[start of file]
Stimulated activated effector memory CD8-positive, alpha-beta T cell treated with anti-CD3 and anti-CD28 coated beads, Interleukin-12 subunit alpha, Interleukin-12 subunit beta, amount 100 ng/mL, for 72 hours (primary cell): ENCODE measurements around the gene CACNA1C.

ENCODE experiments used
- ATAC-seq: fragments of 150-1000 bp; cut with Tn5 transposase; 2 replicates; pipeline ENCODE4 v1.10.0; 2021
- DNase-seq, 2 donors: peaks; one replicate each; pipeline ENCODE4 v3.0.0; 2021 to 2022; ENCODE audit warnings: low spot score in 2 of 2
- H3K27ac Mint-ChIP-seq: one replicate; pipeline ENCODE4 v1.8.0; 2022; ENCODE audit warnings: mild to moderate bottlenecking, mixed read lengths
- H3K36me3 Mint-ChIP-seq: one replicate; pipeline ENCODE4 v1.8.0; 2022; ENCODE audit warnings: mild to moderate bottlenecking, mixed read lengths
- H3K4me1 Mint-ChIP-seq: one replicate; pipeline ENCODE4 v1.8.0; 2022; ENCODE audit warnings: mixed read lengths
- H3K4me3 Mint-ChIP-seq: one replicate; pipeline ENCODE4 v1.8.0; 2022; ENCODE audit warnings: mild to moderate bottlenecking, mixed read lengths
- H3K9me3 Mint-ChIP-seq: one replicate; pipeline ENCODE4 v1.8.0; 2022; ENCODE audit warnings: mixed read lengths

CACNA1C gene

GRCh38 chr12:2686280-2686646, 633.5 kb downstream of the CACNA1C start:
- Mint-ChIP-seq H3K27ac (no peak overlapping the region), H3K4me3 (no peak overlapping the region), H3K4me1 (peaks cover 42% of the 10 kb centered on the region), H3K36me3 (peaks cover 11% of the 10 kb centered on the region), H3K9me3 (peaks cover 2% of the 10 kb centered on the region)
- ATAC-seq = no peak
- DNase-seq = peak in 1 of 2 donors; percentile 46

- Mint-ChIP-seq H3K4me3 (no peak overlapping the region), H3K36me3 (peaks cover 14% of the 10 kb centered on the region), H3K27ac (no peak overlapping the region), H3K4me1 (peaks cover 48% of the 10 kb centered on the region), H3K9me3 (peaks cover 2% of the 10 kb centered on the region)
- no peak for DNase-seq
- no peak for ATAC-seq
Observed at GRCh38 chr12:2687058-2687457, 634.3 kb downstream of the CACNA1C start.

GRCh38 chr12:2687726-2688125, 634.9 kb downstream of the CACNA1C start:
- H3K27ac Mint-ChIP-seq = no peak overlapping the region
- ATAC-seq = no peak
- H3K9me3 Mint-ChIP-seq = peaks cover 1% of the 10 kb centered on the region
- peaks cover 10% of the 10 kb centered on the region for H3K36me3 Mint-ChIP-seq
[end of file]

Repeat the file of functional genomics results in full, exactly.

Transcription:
Stimulated activated effector memory CD8-positive, alpha-beta T cell treated with anti-CD3 and anti-CD28 coated beads, Interleukin-12 subunit alpha, Interleukin-12 subunit beta, amount 100 ng/mL, for 72 hours (primary cell): ENCODE measurements around the gene CACNA1C.

ENCODE experiments used
- ATAC-seq: fragments of 150-1000 bp; cut with Tn5 transposase; 2 replicates; pipeline ENCODE4 v1.10.0; 2021
- DNase-seq, 2 donors: peaks; one replicate each; pipeline ENCODE4 v3.0.0; 2021 to 2022; ENCODE audit warnings: low spot score in 2 of 2
- H3K27ac Mint-ChIP-seq: one replicate; pipeline ENCODE4 v1.8.0; 2022; ENCODE audit warnings: mild to moderate bottlenecking, mixed read lengths
- H3K36me3 Mint-ChIP-seq: one replicate; pipeline ENCODE4 v1.8.0; 2022; ENCODE audit warnings: mild to moderate bottlenecking, mixed read lengths
- H3K4me1 Mint-ChIP-seq: one replicate; pipeline ENCODE4 v1.8.0; 2022; ENCODE audit warnings: mixed read lengths
- H3K4me3 Mint-ChIP-seq: one replicate; pipeline ENCODE4 v1.8.0; 2022; ENCODE audit warnings: mild to moderate bottlenecking, mixed read lengths
- H3K9me3 Mint-ChIP-seq: one replicate; pipeline ENCODE4 v1.8.0; 2022; ENCODE audit warnings: mixed read lengths

CACNA1C gene

GRCh38 chr12:2686280-2686646, 633.5 kb downstream of the CACNA1C start:
- Mint-ChIP-seq H3K27ac (no peak overlapping the region), H3K4me3 (no peak overlapping the region), H3K4me1 (peaks cover 42% of the 10 kb centered on the region), H3K36me3 (peaks cover 11% of the 10 kb centered on the region), H3K9me3 (peaks cover 2% of the 10 kb centered on the region)
- ATAC-seq = no peak
- DNase-seq = peak in 1 of 2 donors; percentile 46

- Mint-ChIP-seq H3K4me3 (no peak overlapping the region), H3K36me3 (peaks cover 14% of the 10 kb centered on the region), H3K27ac (no peak overlapping the region), H3K4me1 (peaks cover 48% of the 10 kb centered on the region), H3K9me3 (peaks cover 2% of the 10 kb centered on the region)
- no peak for DNase-seq
- no peak for ATAC-seq
Observed at GRCh38 chr12:2687058-2687457, 634.3 kb downstream of the CACNA1C start.

GRCh38 chr12:2687726-2688125, 634.9 kb downstream of the CACNA1C start:
- H3K27ac Mint-ChIP-seq = no peak overlapping the region
- ATAC-seq = no peak
- H3K9me3 Mint-ChIP-seq = peaks cover 1% of the 10 kb centered on the region
- peaks cover 10% of the 10 kb centered on the region for H3K36me3 Mint-ChIP-seq